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ALP: a slow decay? « Previous | |Next »
October 22, 2004

An Allan Moir cartoon from earlier in the week:


There is no soul. The ALP has becoming a factionally-driven machine preoccupied with clever tactics for fighting elections, and less and less a political movement that expresses the desires of Australians for a better kind of life.

Barry Jones in The Age makes some good points. The first is about tactics verus strategy:

"The ALP has a thousand tacticians - and no strategists. Giving ALP Senate preferences to Family First in Victoria and Tasmania is a classic example of a tactical decision that would have probably looked clever if it helped Labor win seats at no cost to itself. But clearly this decision was never considered strategically - when Labor's vote collapses, would the party really prefer a Family First senator to a Greens senator?"

Rightly said.

Why is this important? Jones makes another point:

"The ALP is not, and should not be, simply a machine that organises election campaigns every few years - it needs to provide spiritual, ethical and intellectual nourishment to the Australian people, and promote a creative, generous nation. Labor must promote an inclusive agenda, not an excluding one.
At present, there is a significant disenfranchisement of Labor's traditional vote, people who feel lonely and alienated from the party they have always voted for. If Labor does not bring them home, the party's heart and mind will die."

Well said.

| Posted by Gary Sauer-Thompson at 9:48 AM | | Comments (3)


Yes they are good points, especially the ones about to provide spiritual, ethical and intellectual nourishment to the Australian people, and promote a creative, generous nation.

The important thing is that that need will always be there. Whether the ALP will provide it is another matter.

However comments abound from the Hugh Mackays of this world, or Clive Hamiltons of this world that people who decide elections tend not be that concerned about that stuff, but are more focused on their houses and families.

These seems to be the voters that Mr Interest Rates Howard has captured, leaving those of us (left ALP/Greens) marginalised and seemingly nowhere to go.

I am not sure whether if the ALP 'regains its soul' it would necessarily be more electorally successful. Although it may raise the hopes of many Australians, and that is a good thing.

Barry Jones makes another good point. He says:

"Labor failed to stitch up a coalition between the aspirationals, who were presumed to have narrow economic preoccupations, and people who were preoccupied with moral or quality of life agendas. It was not necessary to offer much to people with non-economic priorities (for example, the Friends of the ABC) - but Labor should have at least acknowledged that they were there."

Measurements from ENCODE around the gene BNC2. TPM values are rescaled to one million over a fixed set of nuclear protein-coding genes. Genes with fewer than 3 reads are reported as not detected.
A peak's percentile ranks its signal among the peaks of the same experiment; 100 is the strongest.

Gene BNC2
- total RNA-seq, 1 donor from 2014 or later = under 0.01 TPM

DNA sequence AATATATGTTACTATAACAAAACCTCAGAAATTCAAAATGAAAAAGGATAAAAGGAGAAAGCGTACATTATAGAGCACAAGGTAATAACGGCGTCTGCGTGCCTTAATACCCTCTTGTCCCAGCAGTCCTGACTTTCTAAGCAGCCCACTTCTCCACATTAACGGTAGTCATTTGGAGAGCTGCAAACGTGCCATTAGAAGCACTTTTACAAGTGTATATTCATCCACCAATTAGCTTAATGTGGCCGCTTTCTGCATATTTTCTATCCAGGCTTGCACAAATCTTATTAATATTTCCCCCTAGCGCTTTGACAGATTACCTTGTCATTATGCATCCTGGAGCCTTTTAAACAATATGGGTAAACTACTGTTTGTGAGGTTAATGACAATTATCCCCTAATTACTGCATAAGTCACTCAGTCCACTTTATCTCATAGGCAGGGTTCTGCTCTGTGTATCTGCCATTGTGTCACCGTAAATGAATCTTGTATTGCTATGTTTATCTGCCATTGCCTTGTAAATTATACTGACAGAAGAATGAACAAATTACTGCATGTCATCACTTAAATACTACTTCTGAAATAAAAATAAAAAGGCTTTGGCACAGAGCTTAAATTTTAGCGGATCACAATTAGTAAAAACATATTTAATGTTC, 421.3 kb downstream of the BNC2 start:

The ALP did not tell a story that connected the nation, the economy and environment, centred around its two electoral bases, and expressed its core beliefs.

The aspirational suburban ladder of opportunity story is very individualistic, implies some climb the ladder at the expense of others (using their elbows), and suggests that some are left forgotten on the ground.

That says nothing to business, to the liberal intellectual middle class, to those who fall into economic blackholes due to market failure.

On its own Latham's suburban is a story that divides not unites. It needed to be part of a bigger story. The bigger story was left untold by the campaign team.

So the campaign was about clever political tactics not long term strategy and national direction.

I think the debate being played out in the print media and therefore to an extent on politically aware websites such as this one are ignoring a far more basic point about the defeat. Labor's branches are full of ageing activists that do not represent the suburbs in which the branches have been set-up and therefore the party cannot connect to those it seeks to influence.
This problem exacerbates the factional difficulties the party has to navigate and obviously flows right up the lines of power to the top of the parliamentary party.
Solution: who knows which needs to come first, construction of policy that touches Australians in their day to day lives and which will encourage people to join the ALP or revive the health of the branches which leads to better policy making.
One thing is clear however. If the party wishes to avail itself of modern campaign techniques including but not limited to focus groups, private polling and letterboxing marginals it really ought to freshen up its image and put together some sort of recruitment drive amongst the young which will have the double effect of making it once again competitive and destroy the Greens (both positives insofar as our political system is concerned). What is the ALP waiting for?